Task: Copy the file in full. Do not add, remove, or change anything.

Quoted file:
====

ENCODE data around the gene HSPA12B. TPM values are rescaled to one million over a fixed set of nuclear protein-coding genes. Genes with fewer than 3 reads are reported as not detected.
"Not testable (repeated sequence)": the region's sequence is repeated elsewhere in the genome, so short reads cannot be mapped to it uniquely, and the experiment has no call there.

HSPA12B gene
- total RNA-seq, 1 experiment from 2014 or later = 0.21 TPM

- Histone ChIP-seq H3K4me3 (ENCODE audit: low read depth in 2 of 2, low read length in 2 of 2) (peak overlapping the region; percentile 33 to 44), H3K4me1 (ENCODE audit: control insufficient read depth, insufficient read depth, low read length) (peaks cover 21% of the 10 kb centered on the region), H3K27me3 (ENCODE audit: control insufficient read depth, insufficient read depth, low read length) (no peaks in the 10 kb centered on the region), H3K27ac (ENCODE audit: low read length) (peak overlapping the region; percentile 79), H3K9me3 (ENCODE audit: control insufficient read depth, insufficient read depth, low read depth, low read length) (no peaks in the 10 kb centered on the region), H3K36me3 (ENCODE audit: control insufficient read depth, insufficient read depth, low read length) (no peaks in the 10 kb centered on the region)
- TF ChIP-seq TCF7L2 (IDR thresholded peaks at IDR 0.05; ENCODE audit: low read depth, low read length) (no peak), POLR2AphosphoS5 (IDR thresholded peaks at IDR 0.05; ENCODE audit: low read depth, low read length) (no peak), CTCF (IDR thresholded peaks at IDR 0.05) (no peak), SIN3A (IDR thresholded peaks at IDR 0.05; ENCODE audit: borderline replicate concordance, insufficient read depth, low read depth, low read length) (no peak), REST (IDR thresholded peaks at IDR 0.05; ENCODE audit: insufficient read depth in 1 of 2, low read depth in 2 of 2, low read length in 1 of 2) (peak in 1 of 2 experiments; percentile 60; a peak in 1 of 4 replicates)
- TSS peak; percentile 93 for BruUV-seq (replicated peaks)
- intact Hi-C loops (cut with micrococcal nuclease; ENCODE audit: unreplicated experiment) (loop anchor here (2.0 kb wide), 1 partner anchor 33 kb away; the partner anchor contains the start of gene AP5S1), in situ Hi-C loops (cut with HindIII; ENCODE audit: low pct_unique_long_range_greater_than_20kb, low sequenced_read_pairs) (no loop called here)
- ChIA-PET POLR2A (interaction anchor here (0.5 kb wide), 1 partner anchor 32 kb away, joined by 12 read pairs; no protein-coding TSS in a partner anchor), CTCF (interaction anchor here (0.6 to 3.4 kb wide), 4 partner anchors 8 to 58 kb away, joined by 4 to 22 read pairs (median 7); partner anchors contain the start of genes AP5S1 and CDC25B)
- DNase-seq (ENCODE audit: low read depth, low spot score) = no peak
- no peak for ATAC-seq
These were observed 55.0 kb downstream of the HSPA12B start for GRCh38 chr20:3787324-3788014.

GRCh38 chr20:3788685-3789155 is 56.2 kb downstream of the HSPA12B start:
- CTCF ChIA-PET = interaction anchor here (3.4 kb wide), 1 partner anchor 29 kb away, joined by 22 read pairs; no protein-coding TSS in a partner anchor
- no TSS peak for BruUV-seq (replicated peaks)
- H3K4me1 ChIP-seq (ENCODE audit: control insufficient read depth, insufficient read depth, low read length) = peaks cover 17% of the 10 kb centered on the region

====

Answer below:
ENCODE data around the gene HSPA12B. TPM values are rescaled to one million over a fixed set of nuclear protein-coding genes. Genes with fewer than 3 reads are reported as not detected.
"Not testable (repeated sequence)": the region's sequence is repeated elsewhere in the genome, so short reads cannot be mapped to it uniquely, and the experiment has no call there.

HSPA12B gene
- total RNA-seq, 1 experiment from 2014 or later = 0.21 TPM

- Histone ChIP-seq H3K4me3 (ENCODE audit: low read depth in 2 of 2, low read length in 2 of 2) (peak overlapping the region; percentile 33 to 44), H3K4me1 (ENCODE audit: control insufficient read depth, insufficient read depth, low read length) (peaks cover 21% of the 10 kb centered on the region), H3K27me3 (ENCODE audit: control insufficient read depth, insufficient read depth, low read length) (no peaks in the 10 kb centered on the region), H3K27ac (ENCODE audit: low read length) (peak overlapping the region; percentile 79), H3K9me3 (ENCODE audit: control insufficient read depth, insufficient read depth, low read depth, low read length) (no peaks in the 10 kb centered on the region), H3K36me3 (ENCODE audit: control insufficient read depth, insufficient read depth, low read length) (no peaks in the 10 kb centered on the region)
- TF ChIP-seq TCF7L2 (IDR thresholded peaks at IDR 0.05; ENCODE audit: low read depth, low read length) (no peak), POLR2AphosphoS5 (IDR thresholded peaks at IDR 0.05; ENCODE audit: low read depth, low read length) (no peak), CTCF (IDR thresholded peaks at IDR 0.05) (no peak), SIN3A (IDR thresholded peaks at IDR 0.05; ENCODE audit: borderline replicate concordance, insufficient read depth, low read depth, low read length) (no peak), REST (IDR thresholded peaks at IDR 0.05; ENCODE audit: insufficient read depth in 1 of 2, low read depth in 2 of 2, low read length in 1 of 2) (peak in 1 of 2 experiments; percentile 60; a peak in 1 of 4 replicates)
- TSS peak; percentile 93 for BruUV-seq (replicated peaks)
- intact Hi-C loops (cut with micrococcal nuclease; ENCODE audit: unreplicated experiment) (loop anchor here (2.0 kb wide), 1 partner anchor 33 kb away; the partner anchor contains the start of gene AP5S1), in situ Hi-C loops (cut with HindIII; ENCODE audit: low pct_unique_long_range_greater_than_20kb, low sequenced_read_pairs) (no loop called here)
- ChIA-PET POLR2A (interaction anchor here (0.5 kb wide), 1 partner anchor 32 kb away, joined by 12 read pairs; no protein-coding TSS in a partner anchor), CTCF (interaction anchor here (0.6 to 3.4 kb wide), 4 partner anchors 8 to 58 kb away, joined by 4 to 22 read pairs (median 7); partner anchors contain the start of genes AP5S1 and CDC25B)
- DNase-seq (ENCODE audit: low read depth, low spot score) = no peak
- no peak for ATAC-seq
These were observed 55.0 kb downstream of the HSPA12B start for GRCh38 chr20:3787324-3788014.

GRCh38 chr20:3788685-3789155 is 56.2 kb downstream of the HSPA12B start:
- CTCF ChIA-PET = interaction anchor here (3.4 kb wide), 1 partner anchor 29 kb away, joined by 22 read pairs; no protein-coding TSS in a partner anchor
- no TSS peak for BruUV-seq (replicated peaks)
- H3K4me1 ChIP-seq (ENCODE audit: control insufficient read depth, insufficient read depth, low read length) = peaks cover 17% of the 10 kb centered on the region